A primary concern that Abramoff and Scanlon allegedly fanned with the Choctaws was that the Alabama Poarch Band of Creek Indians would construct a competing casino operation. The Goff papers question Riley’s dealings with the Creeks on their gaming initiative, an effort in which Riley appears to have involved his friend and the wife of his campaign advisor, U.S. Attorney Leura Canary.
The Goff papers also suggest that Riley received large sums of money from a special political action committee controlled by disgraced former Republican House Leader Tom DeLay, and that monies from various gaming sources were laundered to Riley through the Republican Governors Association. And they note the core involvement of Twinkle Andress, the state G.O.P. chair who apparently also had deep lobbying connection with the Mississippi Choctaws. Andress is currently Riley’s Chief of Staff.
The suggestions in the Goff papers hardly seem trivial. On many points they match precisely with the report that Senator John McCain prepared concerning the Abramoff-Scanlon dealings with various Indian gaming interests, following the money trail forward several additional steps—into Governor Riley’s campaign coffers. The complaint was filed by one of the most prominent law firms in Alabama, which was itself actually associated with Riley’s gubernatorial campaign.
Sources in the Birmingham and Montgomery bar have advised me that Riley has reacted with a sense of rage to the suit and is particularly distressed by the interrogatories which reveal in some detail his dealings with Abramoff and his former press secretary in the launching of his gubernatorial bid. He is said to have turned to U.S. Attorney Leura Canary, pleading with her to make it “go away.” And Canary, who figures herself in the center of the controversy, appears to have mobilized many of the same resources she previously deployed in her sustained guerilla campaign against Governor Siegelman to accomplish just that end. That would of course be a serious ethics infraction. But it would also be consistent with her earlier dealings. For Canary, the criminal justice process is simply the continuation of politics by other means.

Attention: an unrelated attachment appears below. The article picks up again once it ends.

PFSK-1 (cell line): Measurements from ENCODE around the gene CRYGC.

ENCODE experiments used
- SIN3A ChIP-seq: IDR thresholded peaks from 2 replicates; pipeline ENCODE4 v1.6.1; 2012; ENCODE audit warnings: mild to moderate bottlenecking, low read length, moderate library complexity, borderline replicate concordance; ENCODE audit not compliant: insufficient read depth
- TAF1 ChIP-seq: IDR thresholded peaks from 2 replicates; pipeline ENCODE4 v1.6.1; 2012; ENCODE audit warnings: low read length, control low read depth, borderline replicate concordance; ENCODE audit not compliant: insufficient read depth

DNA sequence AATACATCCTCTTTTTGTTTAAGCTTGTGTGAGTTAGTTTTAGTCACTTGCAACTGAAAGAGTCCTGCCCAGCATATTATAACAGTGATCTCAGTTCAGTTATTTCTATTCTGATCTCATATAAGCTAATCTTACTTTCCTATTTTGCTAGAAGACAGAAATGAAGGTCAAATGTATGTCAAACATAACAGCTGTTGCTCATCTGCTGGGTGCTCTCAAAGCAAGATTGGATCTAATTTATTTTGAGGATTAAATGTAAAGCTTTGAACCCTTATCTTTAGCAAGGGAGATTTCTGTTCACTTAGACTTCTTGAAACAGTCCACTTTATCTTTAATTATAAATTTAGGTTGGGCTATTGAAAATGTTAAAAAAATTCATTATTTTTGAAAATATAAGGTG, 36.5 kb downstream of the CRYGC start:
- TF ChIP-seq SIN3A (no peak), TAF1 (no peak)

So far this is the news bubbling just under the surface in Alabama press circles. Eventually, a ‘Bama paper may even muster the courage to write about it.
More from Scott Horton:
Six Questions — October 18, 2014, 8:00 pm
Nathaniel Raymond on CIA interrogation techniques.
Mark Denbeaux on the NCIS cover-up of three “suicides” at Guantánamo Bay Detention Camp
From the June 2014 issue
Estimated total calories members of Congress burned giving Bush’s 2002 State of the Union standing ovations:
A fertility scientist named Panayiotis Zavos announced that he had created human-cow embryos that were theoretically viable, but denied that he planned to allow such a hybrid to be implanted in a woman’s womb. “We are not trying to create monsters,” he said.
A statistician determined that the five most common first names among New York City taxi drivers are Md, Mohammad, Mohammed, Muhammad, and Mohamed.